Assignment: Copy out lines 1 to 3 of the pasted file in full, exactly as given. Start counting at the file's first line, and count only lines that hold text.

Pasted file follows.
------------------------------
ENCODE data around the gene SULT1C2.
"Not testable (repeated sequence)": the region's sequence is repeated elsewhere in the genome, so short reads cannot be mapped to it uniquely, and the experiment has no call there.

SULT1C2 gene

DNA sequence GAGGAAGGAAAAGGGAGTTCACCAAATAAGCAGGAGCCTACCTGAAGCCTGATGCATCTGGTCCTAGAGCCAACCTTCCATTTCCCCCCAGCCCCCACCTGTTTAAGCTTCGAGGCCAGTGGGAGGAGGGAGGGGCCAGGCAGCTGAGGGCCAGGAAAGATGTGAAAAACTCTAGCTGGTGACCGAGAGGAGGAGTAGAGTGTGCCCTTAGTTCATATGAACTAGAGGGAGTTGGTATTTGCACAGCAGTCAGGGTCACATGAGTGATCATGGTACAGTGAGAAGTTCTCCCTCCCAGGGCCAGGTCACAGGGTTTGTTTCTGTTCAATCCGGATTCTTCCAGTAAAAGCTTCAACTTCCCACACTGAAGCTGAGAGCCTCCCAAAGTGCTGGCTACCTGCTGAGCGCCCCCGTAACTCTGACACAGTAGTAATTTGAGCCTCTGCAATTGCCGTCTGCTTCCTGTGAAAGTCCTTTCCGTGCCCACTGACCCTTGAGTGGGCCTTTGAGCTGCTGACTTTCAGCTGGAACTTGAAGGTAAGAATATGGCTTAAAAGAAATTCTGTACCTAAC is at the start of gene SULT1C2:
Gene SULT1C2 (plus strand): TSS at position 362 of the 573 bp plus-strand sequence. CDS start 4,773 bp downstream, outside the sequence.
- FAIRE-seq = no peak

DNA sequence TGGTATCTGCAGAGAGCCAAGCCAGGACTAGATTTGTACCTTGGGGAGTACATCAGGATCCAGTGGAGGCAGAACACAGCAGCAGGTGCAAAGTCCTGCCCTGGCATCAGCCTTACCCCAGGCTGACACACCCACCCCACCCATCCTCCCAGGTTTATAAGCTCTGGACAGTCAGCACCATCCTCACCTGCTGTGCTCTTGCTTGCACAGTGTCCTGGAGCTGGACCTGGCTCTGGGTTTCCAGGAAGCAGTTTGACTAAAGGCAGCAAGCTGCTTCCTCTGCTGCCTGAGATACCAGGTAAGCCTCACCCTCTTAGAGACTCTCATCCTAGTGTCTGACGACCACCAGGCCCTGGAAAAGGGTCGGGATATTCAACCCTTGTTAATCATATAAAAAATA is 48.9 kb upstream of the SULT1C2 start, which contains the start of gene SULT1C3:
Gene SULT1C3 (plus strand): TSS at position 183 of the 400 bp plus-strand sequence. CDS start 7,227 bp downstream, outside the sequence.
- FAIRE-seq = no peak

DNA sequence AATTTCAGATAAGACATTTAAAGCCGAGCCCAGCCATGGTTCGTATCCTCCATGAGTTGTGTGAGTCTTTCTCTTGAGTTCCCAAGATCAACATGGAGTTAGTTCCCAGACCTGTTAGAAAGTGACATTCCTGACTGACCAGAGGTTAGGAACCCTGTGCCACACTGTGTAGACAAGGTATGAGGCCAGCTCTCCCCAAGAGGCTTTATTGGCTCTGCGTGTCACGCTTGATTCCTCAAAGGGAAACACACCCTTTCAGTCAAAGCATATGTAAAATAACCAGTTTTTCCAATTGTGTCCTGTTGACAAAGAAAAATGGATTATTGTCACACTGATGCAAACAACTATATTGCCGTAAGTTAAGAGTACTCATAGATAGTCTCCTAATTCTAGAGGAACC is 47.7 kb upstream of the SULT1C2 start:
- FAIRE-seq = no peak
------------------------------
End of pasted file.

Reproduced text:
ENCODE data around the gene SULT1C2.
"Not testable (repeated sequence)": the region's sequence is repeated elsewhere in the genome, so short reads cannot be mapped to it uniquely, and the experiment has no call there.

SULT1C2 gene